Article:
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AB-63 Office of Binational Border Health.(1999-2000)

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Assembly Bill No. 63
CHAPTER 765

An act to add Part 3 (commencing with Section 475) to Division 1 of the Health and Safety Code, relating to public health.

[ Filed with Secretary of State  October 10, 1999. Approved by Governor  October 07, 1999. ]

LEGISLATIVE COUNSEL'S DIGEST


AB 63, Ducheny. Office of Binational Border Health.
Under existing law, the State Department of Health Services generally regulates issues of public health. Under existing federal law, the United States-Mexico Border Health Commission exists to address specified issues relating to border health.
This bill would create the state Office of Binational Border Health, to facilitate cooperation between California and Mexican health officials and health professionals to reduce the risk of disease in the California border region. The bill would require the office to convene a voluntary community advisory group of representatives of border community-based stakeholders to develop a strategic plan, and would require the office to report its resulting recommendations to the California members of the federal commission, and to prepare an annual border health status report for submission to the Director of Health Services, the Legislature, and the Governor.

The people of the State of California do enact as follows:


SECTION 1.

 The Legislature finds and declares all of the following:
(a) Tuberculosis (TB) disease rates in southern California counties, including Los Angeles, San Diego, and Imperial, are higher than the rest of the state and the nation. Mexican-born patients comprise approximately 30 percent of southern California’s reported TB cases, and rates of drug-resistant TB strains have been documented by the United States Public Health Services in a study of border counties to be almost seven times higher among foreign-born Hispanic patients than among United States-born non-Hispanic patients.
(b) Rates of hepatitis A and gastrointestinal illnesses such as shigella are higher in southern California than in the rest of the state and the nation, with the highest rates seen in Hispanics.
(c) Communicable disease tracking by public health authorities is often severely hampered by the movement of infectious cases across the border.
(d) Imperial County does not meet California Environmental Protection Agency standards for ambient ozone levels, at least in part due to increasing traffic at the Calexico-Mexicali border, and Imperial County childhood asthma hospitalization rates have increased annually since 1989.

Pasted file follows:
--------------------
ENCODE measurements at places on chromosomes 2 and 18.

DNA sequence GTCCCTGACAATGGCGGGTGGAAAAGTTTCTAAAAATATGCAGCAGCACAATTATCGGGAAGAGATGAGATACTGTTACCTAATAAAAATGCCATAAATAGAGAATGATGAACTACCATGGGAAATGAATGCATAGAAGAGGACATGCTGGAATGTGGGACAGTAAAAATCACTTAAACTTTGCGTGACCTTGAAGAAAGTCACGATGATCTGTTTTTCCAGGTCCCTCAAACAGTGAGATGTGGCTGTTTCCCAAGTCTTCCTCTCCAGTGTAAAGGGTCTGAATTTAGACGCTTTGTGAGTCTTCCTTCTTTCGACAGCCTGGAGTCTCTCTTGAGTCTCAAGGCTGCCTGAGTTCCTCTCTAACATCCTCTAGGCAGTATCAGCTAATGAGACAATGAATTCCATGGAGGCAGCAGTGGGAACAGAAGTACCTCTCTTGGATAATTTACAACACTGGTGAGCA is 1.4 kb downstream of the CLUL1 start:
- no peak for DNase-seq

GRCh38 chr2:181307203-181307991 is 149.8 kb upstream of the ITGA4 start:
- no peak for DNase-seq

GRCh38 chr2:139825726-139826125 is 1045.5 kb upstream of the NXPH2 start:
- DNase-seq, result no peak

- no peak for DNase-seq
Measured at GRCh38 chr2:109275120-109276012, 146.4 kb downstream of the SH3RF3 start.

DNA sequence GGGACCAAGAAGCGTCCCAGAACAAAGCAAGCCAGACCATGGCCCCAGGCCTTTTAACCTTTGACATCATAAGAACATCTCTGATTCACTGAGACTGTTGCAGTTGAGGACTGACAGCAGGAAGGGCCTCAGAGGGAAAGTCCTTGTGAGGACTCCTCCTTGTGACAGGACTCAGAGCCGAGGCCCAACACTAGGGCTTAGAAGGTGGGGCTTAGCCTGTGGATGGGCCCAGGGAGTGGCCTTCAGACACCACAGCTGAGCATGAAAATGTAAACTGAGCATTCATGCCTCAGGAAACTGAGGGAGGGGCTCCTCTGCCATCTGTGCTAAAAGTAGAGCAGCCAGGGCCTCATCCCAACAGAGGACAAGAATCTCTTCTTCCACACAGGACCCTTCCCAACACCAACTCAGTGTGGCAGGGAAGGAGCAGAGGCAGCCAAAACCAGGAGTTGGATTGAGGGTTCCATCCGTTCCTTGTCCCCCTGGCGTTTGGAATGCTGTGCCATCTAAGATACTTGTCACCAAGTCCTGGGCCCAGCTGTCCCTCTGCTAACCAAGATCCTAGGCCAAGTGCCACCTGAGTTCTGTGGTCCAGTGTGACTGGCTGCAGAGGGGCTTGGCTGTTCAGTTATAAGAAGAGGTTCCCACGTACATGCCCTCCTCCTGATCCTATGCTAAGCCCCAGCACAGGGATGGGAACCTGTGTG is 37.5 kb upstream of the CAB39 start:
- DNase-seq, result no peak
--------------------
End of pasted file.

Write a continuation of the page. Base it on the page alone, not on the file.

(e) The New River in Imperial County is the most polluted in the nation, containing more than 100 chemicals and receiving 76 million liters of raw sewage each day.
(f) Recent outbreaks of mercury poisoning related to a beauty cream, and hepatitis A related to contaminated strawberries, underscore the need for better notification systems between United States and Mexican health authorities regarding contaminated commercial products and related investigations.

SEC. 2.

 Part 3 (commencing with Section 475) is added to Division 1 of the Health and Safety Code, to read:

PART 3. OFFICE OF BINATIONAL BORDER HEALTH

475.
 (a) (1) The State Department of Health Services shall establish a permanent Office of Binational Border Health to facilitate cooperation between health officials and health professionals in California and Mexico, to reduce the risk of disease in the California border region, and in those areas directly affected by border health conditions.
(2) The department shall administer the office, and shall seek available public or private funding, or both, to support the activities of the office.
(b) The Office of Binational Border Health shall convene a voluntary community advisory group of representatives of border community-based stakeholders to develop a strategic plan with short-term, intermediate, and long-range goals and implementation actions. The advisory group shall include no more than 12 California representatives. The advisory group shall include, but not be limited to, members from local government, hospitals, health plans, community-based organizations, universities, Los Angeles, San Diego, and Imperial County health departments, and a representative from an association of local health officers specializing in border health issues. The office shall invite and request appropriate participation from representatives of the Baja California health department and other Mexican health departments affected by border health issues. Recommendations resulting from the strategic plan shall be developed and shared in consultation with the California appointees to the United States-Mexico Border Health Commission established pursuant to Section 290n of Title 22 of the United States Code, including the Director of Health Services. The office shall prepare an annual border health status report, and shall submit it to the Director of Health Services, the Legislature, and the Governor.